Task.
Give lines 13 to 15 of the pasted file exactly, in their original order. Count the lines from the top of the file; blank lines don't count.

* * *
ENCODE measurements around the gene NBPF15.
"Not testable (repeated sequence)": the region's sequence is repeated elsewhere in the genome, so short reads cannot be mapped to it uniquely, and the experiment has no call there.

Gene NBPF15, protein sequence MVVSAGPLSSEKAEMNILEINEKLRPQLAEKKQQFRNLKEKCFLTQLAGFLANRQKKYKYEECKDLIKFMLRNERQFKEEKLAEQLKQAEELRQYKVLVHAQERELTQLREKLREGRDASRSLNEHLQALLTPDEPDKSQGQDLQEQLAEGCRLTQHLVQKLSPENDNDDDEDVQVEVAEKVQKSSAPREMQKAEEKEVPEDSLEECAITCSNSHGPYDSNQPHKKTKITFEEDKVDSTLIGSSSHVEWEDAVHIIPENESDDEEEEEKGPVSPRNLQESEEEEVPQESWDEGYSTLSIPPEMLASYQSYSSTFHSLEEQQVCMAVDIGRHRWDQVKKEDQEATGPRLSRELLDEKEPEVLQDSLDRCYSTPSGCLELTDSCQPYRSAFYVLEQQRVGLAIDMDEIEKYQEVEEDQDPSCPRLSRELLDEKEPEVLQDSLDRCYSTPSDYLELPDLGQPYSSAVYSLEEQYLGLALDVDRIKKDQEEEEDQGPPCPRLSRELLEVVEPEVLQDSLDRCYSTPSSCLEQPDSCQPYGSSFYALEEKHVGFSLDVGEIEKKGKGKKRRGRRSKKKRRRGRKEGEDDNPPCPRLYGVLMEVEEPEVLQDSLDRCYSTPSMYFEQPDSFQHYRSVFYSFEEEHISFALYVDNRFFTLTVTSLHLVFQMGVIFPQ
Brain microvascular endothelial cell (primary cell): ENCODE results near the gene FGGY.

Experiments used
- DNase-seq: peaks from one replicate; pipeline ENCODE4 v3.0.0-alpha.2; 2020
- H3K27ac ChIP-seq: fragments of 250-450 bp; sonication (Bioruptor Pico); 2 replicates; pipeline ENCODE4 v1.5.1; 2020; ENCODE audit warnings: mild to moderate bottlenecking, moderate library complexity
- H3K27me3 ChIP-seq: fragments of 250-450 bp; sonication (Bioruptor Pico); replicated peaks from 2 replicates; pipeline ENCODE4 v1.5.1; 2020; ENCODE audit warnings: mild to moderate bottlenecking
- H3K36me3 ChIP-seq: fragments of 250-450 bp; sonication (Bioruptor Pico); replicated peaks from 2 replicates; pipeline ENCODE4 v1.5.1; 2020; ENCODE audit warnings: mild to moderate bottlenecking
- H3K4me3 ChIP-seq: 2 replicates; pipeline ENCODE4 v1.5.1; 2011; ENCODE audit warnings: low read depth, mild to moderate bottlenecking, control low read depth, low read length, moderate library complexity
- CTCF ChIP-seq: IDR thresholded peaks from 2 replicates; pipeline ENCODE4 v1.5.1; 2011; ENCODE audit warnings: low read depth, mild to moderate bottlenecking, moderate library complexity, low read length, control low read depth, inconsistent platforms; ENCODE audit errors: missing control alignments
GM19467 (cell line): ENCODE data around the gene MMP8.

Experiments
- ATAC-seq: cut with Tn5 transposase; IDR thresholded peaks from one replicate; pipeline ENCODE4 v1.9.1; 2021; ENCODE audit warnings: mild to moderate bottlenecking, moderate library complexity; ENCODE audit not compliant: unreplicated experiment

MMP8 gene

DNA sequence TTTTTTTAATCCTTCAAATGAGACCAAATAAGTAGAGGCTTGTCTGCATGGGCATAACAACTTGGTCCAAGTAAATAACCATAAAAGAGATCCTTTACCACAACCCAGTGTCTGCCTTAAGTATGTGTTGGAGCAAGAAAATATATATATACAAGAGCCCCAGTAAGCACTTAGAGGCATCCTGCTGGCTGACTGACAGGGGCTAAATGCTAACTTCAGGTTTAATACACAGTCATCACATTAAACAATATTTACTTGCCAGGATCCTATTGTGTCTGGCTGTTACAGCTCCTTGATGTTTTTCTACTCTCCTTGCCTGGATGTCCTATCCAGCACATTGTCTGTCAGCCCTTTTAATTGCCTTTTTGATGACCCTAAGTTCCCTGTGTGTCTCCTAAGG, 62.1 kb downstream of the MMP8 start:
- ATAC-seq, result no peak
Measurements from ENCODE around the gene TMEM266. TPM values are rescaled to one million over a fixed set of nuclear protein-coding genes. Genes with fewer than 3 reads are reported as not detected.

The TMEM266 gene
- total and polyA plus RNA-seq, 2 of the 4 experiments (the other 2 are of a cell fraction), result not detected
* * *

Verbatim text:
Experiments
- ATAC-seq: cut with Tn5 transposase; IDR thresholded peaks from one replicate; pipeline ENCODE4 v1.9.1; 2021; ENCODE audit warnings: mild to moderate bottlenecking, moderate library complexity; ENCODE audit not compliant: unreplicated experiment

MMP8 gene